Book review: Autism - How to raise a happy autistic child

by Jessie Hewitson. Reviewed by Dr Sue Fletcher-Watson.

image of book cover

Date published: 2018

Paperback price: £14.99

Link to Orian Books

Reviewer: Sue Fletcher-Watson, Director, Salvesen Mindroom Research Centre

Reviewer expertise: I have a PhD in developmental psychology, and have been specialising in autism research since 2004.

What is the book about and who is it aimed at?

Jessie Hewitson is an award-winning journalist, with an autistic son.  In this book she has put her personal experiences, writing and research skills to excellent use, providing us with a comprehensive and progressive account of parenting an autistic child.  The book is a must-read for any parents struggling to understand and support their child following an autism diagnosis.


A brief description of the book.

In the book, Hewitson covers an impressive range of content, drawing on academic publications, interviews, and knowledge of legal and procedural frameworks in England. She starts by defining autism, exploring the evolution of the construct over the last 80 years.  This sets the tone for the rest of the book because, amongst the usual suspects (clinicians of the 1940s Leo Kanner, Hans Asperger) she also highlights the key contributions of autistic people in shaping how autism is understood today. Moving on, we are taken through the early signs of autism in childhood (including a nice account of major psychological theories), the diagnostic process, and into a description of the experience of being autistic.  Here, once more, Hewitson has made sure to include the accounts of autistic people, including those whose communication is largely non-verbal.

The remainder of the book (another two-thirds) takes us on a whistle-stop tour of the practical issues a parent may have to confront: mental health, support in education, playdates and holidays. In “creating an autism friendly home” Hewitson discussed sleep, eating and toileting, in each case giving clear and practical advice.  Her writing is enriched by frequent evidence of her own doubts as a parent – “I wonder if I should be firmer about it…” she says, referring to her son’s reluctance to eat dinner at the table. It’s comforting as a reader to feel that Hewitson herself doesn’t have all the answers, and a real strength of the book in my opinion.


Is the content in line with best practice or research evidence?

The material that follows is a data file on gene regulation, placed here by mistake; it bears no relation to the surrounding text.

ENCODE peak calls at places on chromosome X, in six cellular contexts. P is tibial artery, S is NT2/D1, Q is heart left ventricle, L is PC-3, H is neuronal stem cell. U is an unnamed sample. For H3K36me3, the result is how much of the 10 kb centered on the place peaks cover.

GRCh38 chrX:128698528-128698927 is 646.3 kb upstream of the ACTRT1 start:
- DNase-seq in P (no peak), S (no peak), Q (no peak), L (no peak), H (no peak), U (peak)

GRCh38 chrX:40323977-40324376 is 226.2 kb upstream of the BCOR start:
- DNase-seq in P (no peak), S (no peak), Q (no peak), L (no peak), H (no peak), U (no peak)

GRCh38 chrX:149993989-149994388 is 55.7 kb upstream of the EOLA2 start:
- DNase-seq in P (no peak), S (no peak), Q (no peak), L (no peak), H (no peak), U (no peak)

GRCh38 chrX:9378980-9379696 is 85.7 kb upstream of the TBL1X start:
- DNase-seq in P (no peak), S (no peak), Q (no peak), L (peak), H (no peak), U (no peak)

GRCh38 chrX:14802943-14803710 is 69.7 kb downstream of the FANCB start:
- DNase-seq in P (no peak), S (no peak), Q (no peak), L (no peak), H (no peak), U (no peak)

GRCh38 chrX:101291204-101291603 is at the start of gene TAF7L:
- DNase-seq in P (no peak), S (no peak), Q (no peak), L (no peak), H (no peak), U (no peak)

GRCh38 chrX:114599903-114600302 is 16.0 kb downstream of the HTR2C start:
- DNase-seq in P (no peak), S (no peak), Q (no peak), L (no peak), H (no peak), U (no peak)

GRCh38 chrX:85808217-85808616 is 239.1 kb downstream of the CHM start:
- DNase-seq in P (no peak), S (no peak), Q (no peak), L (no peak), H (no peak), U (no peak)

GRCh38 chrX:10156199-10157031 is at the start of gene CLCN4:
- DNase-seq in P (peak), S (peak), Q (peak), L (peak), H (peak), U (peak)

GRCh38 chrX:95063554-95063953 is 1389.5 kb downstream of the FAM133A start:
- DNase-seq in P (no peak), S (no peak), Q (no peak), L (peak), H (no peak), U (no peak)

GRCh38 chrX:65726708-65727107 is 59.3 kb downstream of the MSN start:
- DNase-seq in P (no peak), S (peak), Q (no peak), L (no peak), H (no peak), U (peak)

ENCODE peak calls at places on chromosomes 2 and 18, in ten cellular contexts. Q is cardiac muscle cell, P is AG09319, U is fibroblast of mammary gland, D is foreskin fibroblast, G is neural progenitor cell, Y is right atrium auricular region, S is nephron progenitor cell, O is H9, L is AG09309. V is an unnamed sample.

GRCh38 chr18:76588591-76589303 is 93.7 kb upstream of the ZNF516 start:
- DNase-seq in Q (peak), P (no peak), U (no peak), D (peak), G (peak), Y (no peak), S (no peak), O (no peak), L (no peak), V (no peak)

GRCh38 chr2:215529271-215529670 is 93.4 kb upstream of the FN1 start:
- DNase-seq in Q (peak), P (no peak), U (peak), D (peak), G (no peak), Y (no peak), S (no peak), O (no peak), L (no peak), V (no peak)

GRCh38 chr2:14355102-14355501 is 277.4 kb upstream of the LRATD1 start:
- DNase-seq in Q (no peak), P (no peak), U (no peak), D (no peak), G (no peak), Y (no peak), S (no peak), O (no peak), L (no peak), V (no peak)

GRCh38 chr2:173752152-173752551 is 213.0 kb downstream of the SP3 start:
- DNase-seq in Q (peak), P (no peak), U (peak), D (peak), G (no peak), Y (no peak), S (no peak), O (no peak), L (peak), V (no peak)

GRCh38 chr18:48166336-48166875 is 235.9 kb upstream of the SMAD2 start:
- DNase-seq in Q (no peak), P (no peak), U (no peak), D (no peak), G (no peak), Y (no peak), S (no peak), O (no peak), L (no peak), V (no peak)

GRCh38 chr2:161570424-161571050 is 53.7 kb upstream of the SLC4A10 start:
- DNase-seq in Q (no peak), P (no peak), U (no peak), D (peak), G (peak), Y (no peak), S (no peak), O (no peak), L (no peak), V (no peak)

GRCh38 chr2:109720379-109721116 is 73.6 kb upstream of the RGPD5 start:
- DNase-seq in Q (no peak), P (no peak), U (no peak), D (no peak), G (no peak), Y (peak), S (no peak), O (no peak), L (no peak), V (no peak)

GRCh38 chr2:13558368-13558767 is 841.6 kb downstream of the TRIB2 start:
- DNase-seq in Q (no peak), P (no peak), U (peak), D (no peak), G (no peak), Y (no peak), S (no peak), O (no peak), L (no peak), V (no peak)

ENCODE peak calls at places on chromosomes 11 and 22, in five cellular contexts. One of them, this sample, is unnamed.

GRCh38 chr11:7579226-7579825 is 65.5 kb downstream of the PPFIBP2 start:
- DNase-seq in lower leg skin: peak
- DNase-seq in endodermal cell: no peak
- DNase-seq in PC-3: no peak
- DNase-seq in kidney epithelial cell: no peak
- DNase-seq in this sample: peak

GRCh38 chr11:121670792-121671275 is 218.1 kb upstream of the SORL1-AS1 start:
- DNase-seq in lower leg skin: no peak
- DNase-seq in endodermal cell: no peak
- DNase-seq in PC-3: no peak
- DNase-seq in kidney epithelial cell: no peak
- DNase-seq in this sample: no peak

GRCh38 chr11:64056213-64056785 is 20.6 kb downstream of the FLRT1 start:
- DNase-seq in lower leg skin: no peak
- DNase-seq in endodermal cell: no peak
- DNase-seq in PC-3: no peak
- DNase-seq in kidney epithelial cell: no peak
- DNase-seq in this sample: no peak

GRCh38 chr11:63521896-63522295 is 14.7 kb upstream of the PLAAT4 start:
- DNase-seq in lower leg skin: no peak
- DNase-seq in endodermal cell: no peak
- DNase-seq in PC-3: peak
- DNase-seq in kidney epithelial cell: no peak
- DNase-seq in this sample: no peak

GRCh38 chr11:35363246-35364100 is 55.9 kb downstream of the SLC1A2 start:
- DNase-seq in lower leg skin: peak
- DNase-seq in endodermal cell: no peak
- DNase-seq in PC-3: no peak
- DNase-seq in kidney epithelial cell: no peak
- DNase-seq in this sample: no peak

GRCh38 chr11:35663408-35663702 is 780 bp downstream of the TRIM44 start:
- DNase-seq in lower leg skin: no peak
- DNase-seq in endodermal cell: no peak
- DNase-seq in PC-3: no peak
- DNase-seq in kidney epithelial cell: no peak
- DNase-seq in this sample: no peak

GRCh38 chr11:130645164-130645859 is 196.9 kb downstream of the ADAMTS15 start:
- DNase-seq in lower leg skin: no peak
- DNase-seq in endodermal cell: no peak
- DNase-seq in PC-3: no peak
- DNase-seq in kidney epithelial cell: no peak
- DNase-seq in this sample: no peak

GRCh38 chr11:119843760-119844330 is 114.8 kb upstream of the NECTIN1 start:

Hewitson doesn’t cite academic papers but she is clearly effectively engaged with the evidence base - and I’m not just saying that because she cites a piece of work I did!!  For example, she mentions the PACT trial – at the time, the largest intervention study in autism worldwide - more than once, and describes the newly-recognised influence of alexithymia (difficulty reading one’s own emotions) in autism. 

In fact, this book is, in many ways, far ahead of autism research. For example, Hewitson devotes an entire chapter to sensory differences, reflecting the fact that these have a profound impact on daily life though they have been under-recognised in academic theory. Likewise she covers the experience of siblings of autistic children, and has chapters not only on girls and autism (an area where research is finally catching up) but also on autism in black and minority ethnic communities.

Who would this book be helpful for?

This book has a lot of practical information to offer to a parent of a young autistic child, and could also be very useful to any practitioners who work closely with families. Hewitson’s son was seven at the time the book was written, so it is necessarily focused on the early years. The book doesn't cover issues that arise later, such as puberty, transition to secondary school and the more general challenges of adolescence. The discussion of gender is based on a simple binary model, but we know that autistic people as they grow up are more likely to identify as non-binary, and / or transgender. So for parents of older children, this might not be the right volume.

In addition, the book in some places is fairly England-centric.  For example the detailed discussion of Education Health and Care Plans (EHCPs) has limited relevance to the devolved nations of the UK, though it does still contain some useful principles for parents.

What is your final, overall opinion on the book?

I really enjoyed reading this book.  Hewitson has an open and chatty writing style that is extremely easy to read.  The book is littered with her personal reflections, as well as accounts from other parents and from autistic adults. She frequently provides lists of practical tips, while also drawing on research evidence effectively. All in all, a great read for parents of autistic children – a book that educates and problem-solves, but also uplifts and inspires.